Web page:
Cigarette smoking among men in South Korea hit a record low last year, while excessive drinking among them increased, data from the Korea Disease Control and Prevention Agency showed.
According to the annual Korea National Health and Nutrition Examination Survey, cigarette smoking among Korean men last year reached a low of 35.7 percent – the lowest prevalence recorded since 1998.
Use of tobacco products among Korean men has been on a decline for the past two decades -- from 66.3 percent in 1998 to 37.8 percent in 2008 and 36.7 percent in 2018 -- as more people seek to quit smoking due to health concerns.
For women, 6.7 percent smoked cigarettes in 2019, down from 7.5 percent the previous year.
Overall, smoking prevalence among women increased from 6.5 percent in 1998 to 7.4 percent in 2008 and 7.6 percent in 2018. Cigarette smoking among women in their 20s to 40s more than doubled during the period.
When it comes to alcohol, 60.8 percent of adults aged 19 or over drank alcohol at least once a month for a year – 73.4 percent for men and 48.4 percent for women. The figure hit a record high of 62.1 percent in 2017 and dropped to 60.6 percent in 2018.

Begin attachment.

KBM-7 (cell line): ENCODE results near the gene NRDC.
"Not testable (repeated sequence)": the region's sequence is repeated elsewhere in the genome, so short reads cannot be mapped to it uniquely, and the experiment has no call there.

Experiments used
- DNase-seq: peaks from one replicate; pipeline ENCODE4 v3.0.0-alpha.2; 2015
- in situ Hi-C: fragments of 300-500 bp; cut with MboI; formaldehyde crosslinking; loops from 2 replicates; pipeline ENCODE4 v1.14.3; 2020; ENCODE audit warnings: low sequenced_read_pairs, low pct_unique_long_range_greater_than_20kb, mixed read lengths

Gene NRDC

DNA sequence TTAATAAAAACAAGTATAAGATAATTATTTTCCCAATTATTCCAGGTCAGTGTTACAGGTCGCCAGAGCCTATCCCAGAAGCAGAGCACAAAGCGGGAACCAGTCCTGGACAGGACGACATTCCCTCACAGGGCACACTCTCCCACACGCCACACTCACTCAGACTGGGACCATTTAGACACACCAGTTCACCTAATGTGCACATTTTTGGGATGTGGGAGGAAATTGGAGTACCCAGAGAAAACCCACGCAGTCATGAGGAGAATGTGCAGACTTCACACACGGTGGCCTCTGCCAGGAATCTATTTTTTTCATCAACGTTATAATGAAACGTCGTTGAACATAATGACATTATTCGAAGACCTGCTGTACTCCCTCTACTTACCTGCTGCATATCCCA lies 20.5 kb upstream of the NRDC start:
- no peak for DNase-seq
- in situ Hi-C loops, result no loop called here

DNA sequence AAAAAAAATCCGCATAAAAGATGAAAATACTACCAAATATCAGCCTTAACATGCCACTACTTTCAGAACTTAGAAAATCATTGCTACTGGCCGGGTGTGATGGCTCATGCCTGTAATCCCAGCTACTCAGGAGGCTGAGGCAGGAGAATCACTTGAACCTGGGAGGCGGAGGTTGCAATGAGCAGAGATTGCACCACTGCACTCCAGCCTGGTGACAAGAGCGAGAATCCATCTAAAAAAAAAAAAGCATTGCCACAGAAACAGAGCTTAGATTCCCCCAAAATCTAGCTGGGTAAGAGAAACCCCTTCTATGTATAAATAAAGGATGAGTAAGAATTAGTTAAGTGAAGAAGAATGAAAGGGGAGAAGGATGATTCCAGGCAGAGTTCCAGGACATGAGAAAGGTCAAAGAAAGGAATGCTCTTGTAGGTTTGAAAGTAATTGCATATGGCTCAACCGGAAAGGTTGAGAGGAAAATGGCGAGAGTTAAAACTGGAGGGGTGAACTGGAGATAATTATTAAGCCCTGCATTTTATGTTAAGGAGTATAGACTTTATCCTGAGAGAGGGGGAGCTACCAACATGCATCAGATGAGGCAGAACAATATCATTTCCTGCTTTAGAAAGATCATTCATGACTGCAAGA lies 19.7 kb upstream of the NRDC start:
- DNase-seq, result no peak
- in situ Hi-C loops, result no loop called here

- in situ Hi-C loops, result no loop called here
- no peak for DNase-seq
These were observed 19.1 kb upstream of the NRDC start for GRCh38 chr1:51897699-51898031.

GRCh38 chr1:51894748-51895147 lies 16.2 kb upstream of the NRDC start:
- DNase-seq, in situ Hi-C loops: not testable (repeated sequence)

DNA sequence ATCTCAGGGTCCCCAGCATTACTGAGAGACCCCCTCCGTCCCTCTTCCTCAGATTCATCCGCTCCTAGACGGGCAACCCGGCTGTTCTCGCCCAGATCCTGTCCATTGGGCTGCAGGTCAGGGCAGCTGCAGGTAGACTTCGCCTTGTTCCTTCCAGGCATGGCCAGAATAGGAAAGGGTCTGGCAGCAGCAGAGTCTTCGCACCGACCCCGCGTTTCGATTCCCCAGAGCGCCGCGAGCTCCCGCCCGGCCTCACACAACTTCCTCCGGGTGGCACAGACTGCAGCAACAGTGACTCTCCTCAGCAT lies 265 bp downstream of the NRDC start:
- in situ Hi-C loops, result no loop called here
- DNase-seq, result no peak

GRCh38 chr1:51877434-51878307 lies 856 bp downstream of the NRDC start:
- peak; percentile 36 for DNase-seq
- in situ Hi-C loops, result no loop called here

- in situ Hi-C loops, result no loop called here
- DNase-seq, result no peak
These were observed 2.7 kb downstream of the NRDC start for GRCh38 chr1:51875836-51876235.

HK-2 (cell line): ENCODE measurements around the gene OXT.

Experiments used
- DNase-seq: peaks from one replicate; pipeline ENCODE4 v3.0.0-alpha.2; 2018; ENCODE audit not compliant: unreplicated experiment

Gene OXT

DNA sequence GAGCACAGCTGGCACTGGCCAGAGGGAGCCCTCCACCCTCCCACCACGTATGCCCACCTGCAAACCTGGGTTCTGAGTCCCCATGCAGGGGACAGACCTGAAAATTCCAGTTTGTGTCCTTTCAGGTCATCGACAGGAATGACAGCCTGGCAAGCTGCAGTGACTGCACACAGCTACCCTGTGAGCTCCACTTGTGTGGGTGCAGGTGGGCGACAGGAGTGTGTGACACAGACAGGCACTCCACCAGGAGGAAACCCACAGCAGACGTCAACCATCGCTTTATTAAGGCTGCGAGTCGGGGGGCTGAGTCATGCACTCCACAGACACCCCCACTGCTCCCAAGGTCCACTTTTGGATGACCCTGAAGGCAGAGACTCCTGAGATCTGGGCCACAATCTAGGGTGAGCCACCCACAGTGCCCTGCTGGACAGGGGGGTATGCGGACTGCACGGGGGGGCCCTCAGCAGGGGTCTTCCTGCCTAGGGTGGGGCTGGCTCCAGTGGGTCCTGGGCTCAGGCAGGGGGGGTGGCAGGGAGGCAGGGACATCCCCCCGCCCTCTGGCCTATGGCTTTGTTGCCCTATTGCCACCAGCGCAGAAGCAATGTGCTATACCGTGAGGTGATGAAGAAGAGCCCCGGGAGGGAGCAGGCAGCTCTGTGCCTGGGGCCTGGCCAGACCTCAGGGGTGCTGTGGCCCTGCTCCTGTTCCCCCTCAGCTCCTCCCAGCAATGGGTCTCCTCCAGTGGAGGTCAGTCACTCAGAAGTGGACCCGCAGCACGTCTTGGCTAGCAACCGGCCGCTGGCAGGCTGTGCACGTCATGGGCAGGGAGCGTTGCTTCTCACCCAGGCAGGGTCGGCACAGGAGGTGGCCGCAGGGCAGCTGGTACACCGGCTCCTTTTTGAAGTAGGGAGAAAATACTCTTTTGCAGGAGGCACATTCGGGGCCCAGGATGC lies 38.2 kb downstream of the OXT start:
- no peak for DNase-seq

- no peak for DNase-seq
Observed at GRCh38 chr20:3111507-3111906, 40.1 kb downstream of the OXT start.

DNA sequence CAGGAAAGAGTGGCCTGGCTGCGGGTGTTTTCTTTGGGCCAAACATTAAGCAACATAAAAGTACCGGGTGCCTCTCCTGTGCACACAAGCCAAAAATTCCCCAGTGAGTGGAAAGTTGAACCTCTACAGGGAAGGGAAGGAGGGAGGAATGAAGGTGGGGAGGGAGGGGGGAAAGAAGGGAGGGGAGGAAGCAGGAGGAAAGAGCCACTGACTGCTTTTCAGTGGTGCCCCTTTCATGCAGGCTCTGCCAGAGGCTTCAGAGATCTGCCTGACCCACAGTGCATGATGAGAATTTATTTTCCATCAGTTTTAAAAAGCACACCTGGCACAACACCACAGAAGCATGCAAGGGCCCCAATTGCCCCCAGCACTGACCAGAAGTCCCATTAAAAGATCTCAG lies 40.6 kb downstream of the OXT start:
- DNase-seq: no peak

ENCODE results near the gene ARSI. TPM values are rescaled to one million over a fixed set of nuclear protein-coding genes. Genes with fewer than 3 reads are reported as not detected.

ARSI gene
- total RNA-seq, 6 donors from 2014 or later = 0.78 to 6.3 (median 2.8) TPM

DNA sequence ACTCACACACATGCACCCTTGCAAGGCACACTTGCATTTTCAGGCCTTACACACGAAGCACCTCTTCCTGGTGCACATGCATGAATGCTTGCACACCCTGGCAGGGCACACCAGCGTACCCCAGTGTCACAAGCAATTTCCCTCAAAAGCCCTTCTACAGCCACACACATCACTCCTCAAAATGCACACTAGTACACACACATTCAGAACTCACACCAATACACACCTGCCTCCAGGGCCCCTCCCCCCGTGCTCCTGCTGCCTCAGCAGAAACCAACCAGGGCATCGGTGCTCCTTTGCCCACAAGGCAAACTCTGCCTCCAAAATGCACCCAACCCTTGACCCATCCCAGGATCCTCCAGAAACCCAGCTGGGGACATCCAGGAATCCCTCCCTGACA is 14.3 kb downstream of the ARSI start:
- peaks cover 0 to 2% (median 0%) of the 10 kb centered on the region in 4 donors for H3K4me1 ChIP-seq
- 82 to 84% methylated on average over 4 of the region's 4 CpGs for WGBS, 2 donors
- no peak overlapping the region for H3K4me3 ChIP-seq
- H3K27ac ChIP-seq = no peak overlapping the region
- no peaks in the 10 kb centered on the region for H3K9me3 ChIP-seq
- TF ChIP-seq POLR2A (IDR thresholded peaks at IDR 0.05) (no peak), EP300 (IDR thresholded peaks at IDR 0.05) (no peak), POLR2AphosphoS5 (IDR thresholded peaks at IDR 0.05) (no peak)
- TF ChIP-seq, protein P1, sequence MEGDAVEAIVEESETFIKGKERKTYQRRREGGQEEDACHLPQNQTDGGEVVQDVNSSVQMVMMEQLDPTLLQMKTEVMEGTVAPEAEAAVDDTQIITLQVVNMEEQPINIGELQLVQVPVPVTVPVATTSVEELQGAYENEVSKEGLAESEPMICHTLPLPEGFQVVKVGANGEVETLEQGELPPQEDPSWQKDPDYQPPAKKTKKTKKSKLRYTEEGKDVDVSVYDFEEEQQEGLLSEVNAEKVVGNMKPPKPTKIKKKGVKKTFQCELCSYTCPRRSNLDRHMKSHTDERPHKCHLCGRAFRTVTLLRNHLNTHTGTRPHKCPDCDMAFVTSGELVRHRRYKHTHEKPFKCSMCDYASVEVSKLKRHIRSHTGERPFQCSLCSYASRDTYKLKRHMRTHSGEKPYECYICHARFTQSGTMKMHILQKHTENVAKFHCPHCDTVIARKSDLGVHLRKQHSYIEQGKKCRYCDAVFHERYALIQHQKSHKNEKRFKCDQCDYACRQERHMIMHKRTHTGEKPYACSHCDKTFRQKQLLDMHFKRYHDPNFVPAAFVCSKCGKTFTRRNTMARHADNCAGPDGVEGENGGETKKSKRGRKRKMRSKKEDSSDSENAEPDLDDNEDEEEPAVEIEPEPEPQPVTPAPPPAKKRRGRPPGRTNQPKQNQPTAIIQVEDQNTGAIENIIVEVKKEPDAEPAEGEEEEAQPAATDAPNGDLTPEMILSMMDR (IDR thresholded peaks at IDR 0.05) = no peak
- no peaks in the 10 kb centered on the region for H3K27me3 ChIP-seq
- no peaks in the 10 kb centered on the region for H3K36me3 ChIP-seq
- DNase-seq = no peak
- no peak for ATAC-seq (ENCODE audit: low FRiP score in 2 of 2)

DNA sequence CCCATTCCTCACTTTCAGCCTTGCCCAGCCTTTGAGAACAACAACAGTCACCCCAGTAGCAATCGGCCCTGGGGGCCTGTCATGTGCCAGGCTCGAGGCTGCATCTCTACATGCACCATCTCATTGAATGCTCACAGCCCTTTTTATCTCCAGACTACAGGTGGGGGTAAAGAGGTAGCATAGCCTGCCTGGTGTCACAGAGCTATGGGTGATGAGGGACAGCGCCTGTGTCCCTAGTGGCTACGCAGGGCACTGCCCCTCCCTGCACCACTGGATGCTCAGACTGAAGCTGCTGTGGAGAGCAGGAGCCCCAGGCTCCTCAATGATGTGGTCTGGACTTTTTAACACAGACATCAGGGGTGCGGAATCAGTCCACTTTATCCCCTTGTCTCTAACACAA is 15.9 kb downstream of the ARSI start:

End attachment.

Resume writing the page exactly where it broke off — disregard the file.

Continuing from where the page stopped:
Those who “excessively” drank alcohol at least once a month for a year in 2019 increased among men at 52.6, up from 50.8 percent from a year earlier, while 24.7 percent of women drank alcohol excessively last year, down from 26.9 percent the previous year.
By age groups, men in their 30s were most likely to drink excessively at 62 percent and women in their 20s at 44.1 percent.
Over a 10-year period, the excessive use of alcohol among men showed a gradual decrease from 56.7 percent in 2008 to 50.8 percent in 2018, while that rate among women rose from 22.3 percent in 2008 to 26.9 percent in 2018.
Men and women who drink more than seven and five glasses of alcohol, respectively, at a gathering more than once a month for the past year are considered to consume alcohol excessively.
The level of physical activity has fallen since 2014 among both women and men.
Some 52.6 percent of men and 42.7 percent of women, respectively, participated either in vigorous-intensity physical activities for more than one hour and 15 minutes or in moderate-intensity activities for more than two hours and 30 minutes every week.
On the back of such health habits, 33.8 percent of adults aged 19 or over were obese -- 41.8 percent for men and 25 percent for women. Some 21 percent of men and 23.1 percent of women aged 30 or older had high blood cholesterol, the survey showed.
The health and nutrition survey has been conducted on 10,000 people every year since 1998 using 500 indicators including prevalence of smoking and drinking, physical activity, eating habits and chronic illnesses.
By Ock Hyun-ju (firstname.lastname@example.org